Regarding the aspect of this section as to its applicability on book debts; it is pertinent to refer to the case of Pennwalt India Ltd. v. RoC , wherein the Hon’ble Bombay High Court held that to ascertain whether a transaction is a loan or not, surrounding circumstances, relationship and character of the transaction and the manner in which parties treated the transactions will have to be considered. Hence, with reference to each transaction with Directors and other person in whom the Directors are interested; the nature of transactions has to be studied, in case they relates to book debts.

Exemptions provided in Section 185

First proviso to Section 185 provides certain exemptions from the operation of Section 185 to certain transactions. These are as follows:

(a) the giving of any loan to a managing or whole-time director—

(i) as a part of the conditions of service extended by the company to all its employees; or

(ii) pursuant to any scheme approved by the members by a special resolution

Thus, the company can give loan or advance to its managing or whole-time director which is according to the terms and conditions of service framed by the company for all its employees and not particularly for managing or whole director. Secondly, loan or advance can also be granted to the managing or whole-time director pursuant to any scheme approved by the members by a special resolution. Such schemes may include Housing Loan scheme, Education loan scheme, ESOP etc.

(b) a company which in the ordinary course of its business provides loans or gives guarantees or securities for the due repayment of any loan and in respect of loans an interest is charged at a rate not less than the bank rate declared by the Reserve Bank of India.

The law has also granted exemption to companies which is ordinary course of its business provides loan or gives guarantee or securities for due repayment of loan with specified interest rate. Now a significant question here is whether the intent here is to cover just Banking Companies or NBFCs or for that matter, any other entity which undertake such transaction with bonafide intent to achieve its main objects i.e. in ordinary course of its business? The term ‘ordinary course of its business’ being very subjective in itself leaves lot of scope for different interpretations.

Does the usage of word ‘its’ in the phase ‘ordinary course of its business’; creates any difference; as far as interpretation of the phase is concerned?

The issue still remains unanswered and the phase seems open to subjective interpretations.

It seems that, in order to be within the ordinary course of business, a transaction must adhere to the practices and customs that are considered normal for an industry. It would not be unusual for businesses in the same industry to engage in transactions similar to a transaction under examination. Determining whether something is within the ordinary course of business or not can involve evaluating similar types of businesses and industries to see if they engage in similar types of transactions. Other tests can include questioning the parties to the transaction and checking regulations to see if they outline any practices for a given profession or industry.Hence, the provision does not just include Banking Companies or NBFCs in its purview.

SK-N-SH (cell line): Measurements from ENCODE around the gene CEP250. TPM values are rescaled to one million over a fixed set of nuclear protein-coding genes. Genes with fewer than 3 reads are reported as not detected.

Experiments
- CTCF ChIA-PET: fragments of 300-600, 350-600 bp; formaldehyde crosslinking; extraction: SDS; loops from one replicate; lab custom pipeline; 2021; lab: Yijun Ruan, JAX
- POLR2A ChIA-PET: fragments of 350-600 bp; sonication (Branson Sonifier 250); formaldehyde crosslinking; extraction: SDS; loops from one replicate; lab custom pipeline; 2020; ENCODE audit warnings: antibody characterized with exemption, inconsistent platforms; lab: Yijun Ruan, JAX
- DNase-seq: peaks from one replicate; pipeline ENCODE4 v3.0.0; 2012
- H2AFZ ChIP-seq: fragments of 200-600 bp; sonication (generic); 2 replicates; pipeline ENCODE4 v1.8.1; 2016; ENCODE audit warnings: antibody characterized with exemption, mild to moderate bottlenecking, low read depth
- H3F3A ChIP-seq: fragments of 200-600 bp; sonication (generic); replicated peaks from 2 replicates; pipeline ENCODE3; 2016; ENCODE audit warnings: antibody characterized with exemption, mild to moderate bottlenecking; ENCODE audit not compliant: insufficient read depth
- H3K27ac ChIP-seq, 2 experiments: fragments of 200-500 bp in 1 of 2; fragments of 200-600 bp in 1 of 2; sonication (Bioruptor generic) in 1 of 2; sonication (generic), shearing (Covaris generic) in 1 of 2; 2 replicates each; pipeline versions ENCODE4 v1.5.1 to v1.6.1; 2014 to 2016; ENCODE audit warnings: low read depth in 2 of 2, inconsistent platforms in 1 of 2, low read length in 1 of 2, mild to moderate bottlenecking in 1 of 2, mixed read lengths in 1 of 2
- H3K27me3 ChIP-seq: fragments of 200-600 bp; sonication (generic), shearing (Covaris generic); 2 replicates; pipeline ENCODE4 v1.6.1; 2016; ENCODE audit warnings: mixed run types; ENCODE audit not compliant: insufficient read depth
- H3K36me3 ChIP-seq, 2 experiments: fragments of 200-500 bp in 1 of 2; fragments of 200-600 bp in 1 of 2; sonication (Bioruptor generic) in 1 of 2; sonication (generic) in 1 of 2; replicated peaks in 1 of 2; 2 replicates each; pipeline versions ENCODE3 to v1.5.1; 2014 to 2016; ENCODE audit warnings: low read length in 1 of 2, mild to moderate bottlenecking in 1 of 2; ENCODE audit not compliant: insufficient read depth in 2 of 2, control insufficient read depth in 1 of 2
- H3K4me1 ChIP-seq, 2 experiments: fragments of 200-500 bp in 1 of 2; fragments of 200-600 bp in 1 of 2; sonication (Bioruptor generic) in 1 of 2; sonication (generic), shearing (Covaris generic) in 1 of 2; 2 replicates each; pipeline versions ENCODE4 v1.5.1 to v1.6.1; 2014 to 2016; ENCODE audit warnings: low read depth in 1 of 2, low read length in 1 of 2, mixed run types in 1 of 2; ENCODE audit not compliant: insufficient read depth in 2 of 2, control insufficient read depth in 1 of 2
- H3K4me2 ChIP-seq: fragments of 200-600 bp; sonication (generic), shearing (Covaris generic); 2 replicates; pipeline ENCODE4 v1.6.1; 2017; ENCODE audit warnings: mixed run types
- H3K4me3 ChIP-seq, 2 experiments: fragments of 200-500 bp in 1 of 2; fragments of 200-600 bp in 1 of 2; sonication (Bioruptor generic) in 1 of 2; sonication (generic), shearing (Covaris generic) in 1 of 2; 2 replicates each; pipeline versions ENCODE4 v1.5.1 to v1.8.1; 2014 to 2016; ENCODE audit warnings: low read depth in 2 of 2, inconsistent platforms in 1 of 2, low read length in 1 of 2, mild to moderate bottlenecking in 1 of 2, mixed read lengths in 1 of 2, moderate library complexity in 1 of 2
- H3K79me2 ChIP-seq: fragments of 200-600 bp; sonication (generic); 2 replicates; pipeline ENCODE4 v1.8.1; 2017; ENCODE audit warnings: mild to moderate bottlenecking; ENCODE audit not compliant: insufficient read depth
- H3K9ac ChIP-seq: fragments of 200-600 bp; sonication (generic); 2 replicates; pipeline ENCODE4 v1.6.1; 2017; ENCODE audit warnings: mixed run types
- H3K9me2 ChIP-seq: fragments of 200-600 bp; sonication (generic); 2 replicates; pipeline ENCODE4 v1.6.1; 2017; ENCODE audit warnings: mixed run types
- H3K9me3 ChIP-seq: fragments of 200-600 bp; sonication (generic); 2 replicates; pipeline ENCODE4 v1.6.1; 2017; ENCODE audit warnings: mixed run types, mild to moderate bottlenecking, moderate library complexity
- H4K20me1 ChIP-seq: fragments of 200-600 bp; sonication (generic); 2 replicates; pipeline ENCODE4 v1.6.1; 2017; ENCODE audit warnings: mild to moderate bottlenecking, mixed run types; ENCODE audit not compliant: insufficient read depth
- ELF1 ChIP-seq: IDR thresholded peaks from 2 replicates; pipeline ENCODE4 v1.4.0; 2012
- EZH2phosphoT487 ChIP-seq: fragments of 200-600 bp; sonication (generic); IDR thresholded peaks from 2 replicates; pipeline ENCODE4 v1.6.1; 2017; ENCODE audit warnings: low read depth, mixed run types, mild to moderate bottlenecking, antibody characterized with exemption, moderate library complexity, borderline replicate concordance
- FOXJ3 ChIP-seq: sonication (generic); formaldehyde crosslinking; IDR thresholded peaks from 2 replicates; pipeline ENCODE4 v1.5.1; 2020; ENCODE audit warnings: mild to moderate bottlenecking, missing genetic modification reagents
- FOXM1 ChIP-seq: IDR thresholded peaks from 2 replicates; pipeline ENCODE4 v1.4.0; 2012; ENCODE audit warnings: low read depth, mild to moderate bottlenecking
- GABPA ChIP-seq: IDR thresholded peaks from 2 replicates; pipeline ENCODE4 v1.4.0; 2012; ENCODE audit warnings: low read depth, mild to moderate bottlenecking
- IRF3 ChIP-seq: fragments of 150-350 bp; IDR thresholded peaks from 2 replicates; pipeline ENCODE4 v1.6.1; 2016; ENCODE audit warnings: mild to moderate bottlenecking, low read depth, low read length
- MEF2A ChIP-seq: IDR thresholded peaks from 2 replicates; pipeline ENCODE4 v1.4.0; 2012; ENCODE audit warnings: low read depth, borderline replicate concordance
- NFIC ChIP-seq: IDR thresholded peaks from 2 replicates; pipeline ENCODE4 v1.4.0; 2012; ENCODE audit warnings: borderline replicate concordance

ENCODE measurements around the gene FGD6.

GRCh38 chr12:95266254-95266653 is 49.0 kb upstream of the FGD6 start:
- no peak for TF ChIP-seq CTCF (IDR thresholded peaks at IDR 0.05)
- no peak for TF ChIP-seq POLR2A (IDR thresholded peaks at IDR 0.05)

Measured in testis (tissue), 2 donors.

Besides above, Rule 10 of The Companies (Meeting of Board and its Powers) Rules, 2014 also exempts loans/advances/guarantee/security made by holding company to its subsidiaries. This Rule exempts following transactions from the requirements of Section 185 of Act.

1. Transactions amongst holding and wholly owned subsidiary Company with regard to:

a. Any loan made by a holding company to its wholly owned subsidiary company or;

b. Any guarantee given or security provided by a holding company in respect of any loan made to its wholly owned subsidiary company  and

2. Transactions amongst holding and subsidiary Company with regard to:

Any guarantee given or security provided by a holding company in respect of loan made by any bank or financial institution to its subsidiary Company;

wherein such loans are utilized by the subsidiary Company (including wholly owned subsidiary) for its principle business activities.

After the notification of Section 185 of Act but prior to notification of Section 186,lot of banks in the country, only on account of narrow and wrong interpretations of Section 185 of the New Companies Act 2013, stopped taking Corporate Guarantee as a security as one of security from holding companies for sanctioning loans to its subsidiary.Ultimately, this narrow interpretation created speed breaker or bottlenecks in the flow of loaned funds from banks to corporate which affected the economic growth of the resources starved nation like India. To clarify this ambiguity, the Ministry of Corporate Affairs brought a General Circular No. 03/2014 dated 14th February, 2014 clarifying that any guarantee given or security provided by a holding company in respect of loans made by abank or financial institution to itssubsidiary company, exemption as provided in clause (d) of sub-section (8) of section372A of the Companies Act, 1956 shall be applicable till section 186 of the Companies Act, 2013 is notified. This clarification was, however, applicable for cases where loans so obtained were exclusively utilized by the subsidiary for its principle business activities.

Fortunately, the new notified rules have now exempted such transactions between the holding company and its subsidiary from the requirements of section 185.The eventual purpose of Section 185 of the New Companies Act, 2013 is to put additional restrictions on loan to directors only and not on giving of Corporate Guarantee by the holding company to its subsidiary company.